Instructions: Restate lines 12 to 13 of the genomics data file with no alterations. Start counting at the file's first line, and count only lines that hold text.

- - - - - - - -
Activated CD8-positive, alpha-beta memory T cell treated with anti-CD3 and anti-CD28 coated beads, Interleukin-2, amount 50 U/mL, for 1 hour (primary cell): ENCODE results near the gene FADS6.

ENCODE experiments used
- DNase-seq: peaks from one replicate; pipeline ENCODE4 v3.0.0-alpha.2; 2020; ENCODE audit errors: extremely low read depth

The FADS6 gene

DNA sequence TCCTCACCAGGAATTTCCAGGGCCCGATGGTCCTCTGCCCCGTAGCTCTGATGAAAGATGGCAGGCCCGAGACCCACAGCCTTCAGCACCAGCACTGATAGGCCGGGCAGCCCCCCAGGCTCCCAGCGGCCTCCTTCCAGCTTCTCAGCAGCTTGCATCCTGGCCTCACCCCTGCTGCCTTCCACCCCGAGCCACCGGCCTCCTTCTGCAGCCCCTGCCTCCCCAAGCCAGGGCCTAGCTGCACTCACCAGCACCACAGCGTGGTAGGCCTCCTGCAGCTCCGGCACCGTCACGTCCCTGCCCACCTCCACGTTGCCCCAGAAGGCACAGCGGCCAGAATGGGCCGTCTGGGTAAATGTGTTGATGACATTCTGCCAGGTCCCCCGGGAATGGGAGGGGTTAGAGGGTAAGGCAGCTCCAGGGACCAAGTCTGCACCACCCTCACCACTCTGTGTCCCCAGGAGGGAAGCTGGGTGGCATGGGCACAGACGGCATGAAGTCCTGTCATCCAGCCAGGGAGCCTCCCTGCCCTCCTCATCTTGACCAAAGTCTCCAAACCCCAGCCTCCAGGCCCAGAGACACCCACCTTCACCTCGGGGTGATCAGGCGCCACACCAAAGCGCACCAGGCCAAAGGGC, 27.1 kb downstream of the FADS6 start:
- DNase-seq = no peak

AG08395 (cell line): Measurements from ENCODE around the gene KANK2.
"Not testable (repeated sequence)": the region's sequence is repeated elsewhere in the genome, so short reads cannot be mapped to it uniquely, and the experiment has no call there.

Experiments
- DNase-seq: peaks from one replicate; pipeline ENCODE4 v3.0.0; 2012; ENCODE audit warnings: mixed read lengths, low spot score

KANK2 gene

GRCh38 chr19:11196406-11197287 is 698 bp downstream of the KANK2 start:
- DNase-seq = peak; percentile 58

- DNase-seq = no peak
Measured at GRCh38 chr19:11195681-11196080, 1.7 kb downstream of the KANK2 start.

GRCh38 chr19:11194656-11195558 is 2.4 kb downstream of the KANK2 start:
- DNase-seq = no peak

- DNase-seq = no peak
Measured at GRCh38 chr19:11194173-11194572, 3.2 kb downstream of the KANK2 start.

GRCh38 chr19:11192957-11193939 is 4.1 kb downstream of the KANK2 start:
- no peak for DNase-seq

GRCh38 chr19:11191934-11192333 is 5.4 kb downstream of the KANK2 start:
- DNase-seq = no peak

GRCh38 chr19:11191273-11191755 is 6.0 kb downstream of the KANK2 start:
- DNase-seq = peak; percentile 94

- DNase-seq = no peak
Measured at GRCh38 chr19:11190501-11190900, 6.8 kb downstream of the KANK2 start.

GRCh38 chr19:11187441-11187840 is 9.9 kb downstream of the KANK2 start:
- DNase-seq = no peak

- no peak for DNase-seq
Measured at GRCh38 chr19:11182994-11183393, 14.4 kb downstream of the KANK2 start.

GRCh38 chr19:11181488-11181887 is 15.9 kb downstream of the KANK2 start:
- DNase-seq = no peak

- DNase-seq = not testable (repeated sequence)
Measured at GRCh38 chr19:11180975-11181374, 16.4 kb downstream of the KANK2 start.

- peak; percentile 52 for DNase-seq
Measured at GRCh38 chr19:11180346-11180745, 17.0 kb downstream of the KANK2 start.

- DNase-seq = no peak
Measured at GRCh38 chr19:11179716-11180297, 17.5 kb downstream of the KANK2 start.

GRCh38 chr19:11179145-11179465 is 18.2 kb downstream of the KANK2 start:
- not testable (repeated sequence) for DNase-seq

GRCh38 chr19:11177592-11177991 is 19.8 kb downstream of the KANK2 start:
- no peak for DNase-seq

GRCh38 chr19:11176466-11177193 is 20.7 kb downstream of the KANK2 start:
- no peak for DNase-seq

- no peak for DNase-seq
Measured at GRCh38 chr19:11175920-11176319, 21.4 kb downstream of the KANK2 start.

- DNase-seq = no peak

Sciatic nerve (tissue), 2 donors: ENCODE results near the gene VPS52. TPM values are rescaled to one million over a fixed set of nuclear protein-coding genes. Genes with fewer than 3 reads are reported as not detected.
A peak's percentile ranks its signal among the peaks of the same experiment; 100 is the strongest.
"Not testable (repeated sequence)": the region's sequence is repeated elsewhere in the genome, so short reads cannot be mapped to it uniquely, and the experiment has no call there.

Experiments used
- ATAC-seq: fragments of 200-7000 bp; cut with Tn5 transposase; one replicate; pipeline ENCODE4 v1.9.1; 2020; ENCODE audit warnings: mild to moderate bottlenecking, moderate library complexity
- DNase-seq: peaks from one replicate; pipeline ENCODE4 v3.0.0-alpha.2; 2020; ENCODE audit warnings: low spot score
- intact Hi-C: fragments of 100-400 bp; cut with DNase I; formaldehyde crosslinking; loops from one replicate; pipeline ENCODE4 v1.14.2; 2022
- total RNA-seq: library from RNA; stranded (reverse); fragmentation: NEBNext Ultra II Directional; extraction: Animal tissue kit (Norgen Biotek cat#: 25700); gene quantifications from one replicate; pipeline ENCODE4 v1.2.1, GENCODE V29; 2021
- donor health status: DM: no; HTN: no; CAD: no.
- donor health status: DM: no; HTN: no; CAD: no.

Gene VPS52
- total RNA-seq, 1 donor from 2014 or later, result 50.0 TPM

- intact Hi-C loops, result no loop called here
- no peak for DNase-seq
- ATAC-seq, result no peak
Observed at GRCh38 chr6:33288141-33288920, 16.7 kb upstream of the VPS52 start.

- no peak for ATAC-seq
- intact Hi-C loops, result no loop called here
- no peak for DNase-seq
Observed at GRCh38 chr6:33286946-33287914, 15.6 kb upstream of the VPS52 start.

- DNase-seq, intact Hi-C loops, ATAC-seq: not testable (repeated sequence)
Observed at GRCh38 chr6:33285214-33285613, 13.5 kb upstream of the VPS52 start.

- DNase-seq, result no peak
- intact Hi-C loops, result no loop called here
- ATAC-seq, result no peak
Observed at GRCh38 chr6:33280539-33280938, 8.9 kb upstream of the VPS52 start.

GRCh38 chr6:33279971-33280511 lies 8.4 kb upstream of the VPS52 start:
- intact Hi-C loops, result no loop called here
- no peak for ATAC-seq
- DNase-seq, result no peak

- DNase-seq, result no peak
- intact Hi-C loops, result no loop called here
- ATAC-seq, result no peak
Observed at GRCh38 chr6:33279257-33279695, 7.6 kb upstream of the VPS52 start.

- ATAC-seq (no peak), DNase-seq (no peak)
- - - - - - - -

GRCh38 chr19:11196406-11197287 is 698 bp downstream of the KANK2 start:
- DNase-seq = peak; percentile 58